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Pacific Storm and Surf Forecast
Updated: Tuesday, November 12, 2019 4:56 PM
Buoys: Northern CA - Southern CA - Hawaii - Gulf of Alaska - Pacific Northwest
Buoy Forecast:
Northern CA - Southern CA - Hawaii - Gulf of Alaska - Pacific Northwest
Pacific Links:  Atmospheric Models - Buoy Data - Current Weather - Wave Models
Forecast Archives: Enter Here
A chronology of recent Mavericks Underground forecasts. Once you enter, just click on the HTML file forecast you want to review (e.g. 073199.html equals July 31, 1999). To view the maps that correspond to that forecast date, select the html file labeled 073199 maps.html
4.1 - California & 3.8 - Hawaii
Using the 'Winter' Scale
(See Swell Category Table link at bottom of page)

Probability for presence of largest swells in near-shore waters of NCal, SCal or Hawaii.    

Issued for Week of Monday 11/11 thru Sun 11/17

Swell Potential Rating Categories
5 = Good probability for 3 or more days of Significant swell
4 = Good probability for 1-2 days of Significant swell
3 = Good probability for 3 or more days of Intermediate/Advanced swell
2 = Good probability for  1-2 days of
Intermediate/Advanced swell
1 = Good probability for 3 or more days of Impulse or Windswell
0 = Low probability for 1-2 days of Impulse or Windswell   

Stronger West Gulf Gale Developing
More Gales to Follow

On Tuesday, November 12, 2019 :

  • Buoy 233 (Pearl Harbor Entrance)/Buoy 239 (Lanai): Seas were 3.3 ft @ 12.5 secs with swell 2.5 ft @ 11.8 secs from 182 degrees.
  • Buoy 106 (Waimea): Seas were 5.5 ft @ 11.1 secs with swell 4.1 ft @ 11.5 secs from 326 degrees.
  • Buoy 46025 (Catalina RDG): Seas were 2.6 ft @ 13.7 secs with swell 1.6 ft @ 13.6 secs from 220 degrees. Wind at the buoy was west at 4 kts. Water temperature 64.4 degs. At Harvest Buoy (071) primary swell was 2.7 ft @ 13.3 secs from 239 degrees. At Santa Monica (028) swell was 1.8 ft @ 14.8 secs from 217 degrees. At Oceanside (045) swell was 1.7 ft @ 14.8 secs from 208 degrees. Southward at Pt Loma (191) swell was 2.7 ft @ 13.3 secs from 239 degrees.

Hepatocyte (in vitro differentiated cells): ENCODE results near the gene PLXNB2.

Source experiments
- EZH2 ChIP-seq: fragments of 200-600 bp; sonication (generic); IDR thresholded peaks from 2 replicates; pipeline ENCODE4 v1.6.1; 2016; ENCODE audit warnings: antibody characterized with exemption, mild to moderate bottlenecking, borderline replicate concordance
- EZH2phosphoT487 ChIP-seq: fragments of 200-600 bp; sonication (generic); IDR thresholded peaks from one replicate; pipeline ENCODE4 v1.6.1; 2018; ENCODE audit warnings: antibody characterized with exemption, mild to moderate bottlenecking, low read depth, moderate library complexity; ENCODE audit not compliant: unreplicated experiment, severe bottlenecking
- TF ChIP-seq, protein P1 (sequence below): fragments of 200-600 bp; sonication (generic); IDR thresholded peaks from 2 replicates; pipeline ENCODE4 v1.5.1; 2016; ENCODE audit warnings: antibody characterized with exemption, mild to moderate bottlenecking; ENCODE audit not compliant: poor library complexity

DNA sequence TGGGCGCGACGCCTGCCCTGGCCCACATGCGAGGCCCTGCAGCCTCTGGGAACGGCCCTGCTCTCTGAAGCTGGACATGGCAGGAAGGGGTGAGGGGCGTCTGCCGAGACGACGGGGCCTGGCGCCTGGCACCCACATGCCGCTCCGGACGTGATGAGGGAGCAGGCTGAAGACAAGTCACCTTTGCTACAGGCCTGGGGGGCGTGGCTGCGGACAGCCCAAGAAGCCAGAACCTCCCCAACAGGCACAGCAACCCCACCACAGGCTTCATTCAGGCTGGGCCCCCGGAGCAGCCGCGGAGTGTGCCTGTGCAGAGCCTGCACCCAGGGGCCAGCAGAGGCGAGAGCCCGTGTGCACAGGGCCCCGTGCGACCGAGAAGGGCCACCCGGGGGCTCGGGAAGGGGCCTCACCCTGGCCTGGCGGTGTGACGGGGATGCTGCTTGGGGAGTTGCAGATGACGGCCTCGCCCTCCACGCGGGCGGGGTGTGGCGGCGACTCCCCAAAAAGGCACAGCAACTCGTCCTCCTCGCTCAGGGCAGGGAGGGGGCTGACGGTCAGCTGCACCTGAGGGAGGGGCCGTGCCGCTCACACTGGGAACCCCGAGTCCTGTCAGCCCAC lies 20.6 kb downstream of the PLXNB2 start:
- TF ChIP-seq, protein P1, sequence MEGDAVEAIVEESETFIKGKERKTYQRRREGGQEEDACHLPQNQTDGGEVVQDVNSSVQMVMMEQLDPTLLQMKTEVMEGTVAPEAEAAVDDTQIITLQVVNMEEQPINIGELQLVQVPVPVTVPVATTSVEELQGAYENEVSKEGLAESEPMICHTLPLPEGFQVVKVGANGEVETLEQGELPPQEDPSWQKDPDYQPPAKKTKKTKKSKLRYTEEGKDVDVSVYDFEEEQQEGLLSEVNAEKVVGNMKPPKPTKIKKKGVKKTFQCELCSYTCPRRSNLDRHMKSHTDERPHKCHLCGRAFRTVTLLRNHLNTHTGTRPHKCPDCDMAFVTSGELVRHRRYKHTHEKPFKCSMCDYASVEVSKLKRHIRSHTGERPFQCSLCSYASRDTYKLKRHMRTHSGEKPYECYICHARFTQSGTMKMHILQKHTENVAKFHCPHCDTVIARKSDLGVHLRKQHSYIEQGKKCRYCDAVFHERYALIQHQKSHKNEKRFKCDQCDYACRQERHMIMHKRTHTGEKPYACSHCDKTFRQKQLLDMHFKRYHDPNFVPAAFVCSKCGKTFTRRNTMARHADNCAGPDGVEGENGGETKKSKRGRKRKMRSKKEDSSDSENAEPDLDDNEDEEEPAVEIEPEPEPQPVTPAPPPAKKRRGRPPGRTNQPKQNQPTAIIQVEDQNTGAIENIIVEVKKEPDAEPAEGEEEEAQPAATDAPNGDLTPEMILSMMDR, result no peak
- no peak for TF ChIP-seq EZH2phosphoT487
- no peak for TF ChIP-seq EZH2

• Buoy 46012 (Half Moon Bay)/029 (Pt Reyes): Seas were 5.2 ft @ 11.8 secs with swell 2.9 ft @ 12.2 secs from 254 degrees. Wind at the buoy (013) was northwest at 4-6 kts. Water temp 54.1 degs (013) and 57.7 degs (042).

See Hi-Res Buoy Dashboards (bottom of the page)

Swell Classification Guidelines

Significant: Winter - Swell 8 ft @ 14 secs or greater (11+ ft faces) for 8+ hours (greater than double overhead).
- Head high or better.
Advanced: Winter - Swell and period combination capable of generating faces 1.5 times overhead to double overhead (7-10 ft)
Summer - Chest to head high.
Intermediate/Utility Class: Winter - Swell and period combination generating faces at head high to 1.5 times overhead (4-7 ft).
- Waist to chest high.
Impulse/Windswell: Winter - Swell and period combination generating faces up to head high (1-4 ft) or anything with a period less than 11 secs.
- up to waist high swell. Also called 'Background' swell.

Surf Heights for Hawaii should be consider 'Hawaiian Scale' if period exceeds 14 secs.

Current Conditions
On Tuesday (11/12) in North and Central CA Gulf windswell was producing waves at waist to near chest high and pretty lumpy and warbled and fogged with light local wind. Protected breaks were waist high and clean and super foggy down to the deck. At Santa Cruz surf was occasionally waist to chest high and clean but with wind lump intermixed. In Southern California/Ventura surf was thigh to maybe waist high and clean. In North Orange Co southern hemi swell was producing waves at chest high and clean and lined up when it comes. South Orange Country's best summertime breaks were head high and lined up and clean with decent sets and looking relatively good for the time of year. North San Diego was waist to maybe chest high and clean but real lined up if not closed out. Hawaii's North Shore was getting some surf with waves head high on the sets and clean and lined up but a little wonky early. The South Shore was getting a little leftover swell with waves waist high and clean but soft. The East Shore was getting east windswell at thigh to waist high and almost clean with light east wind early.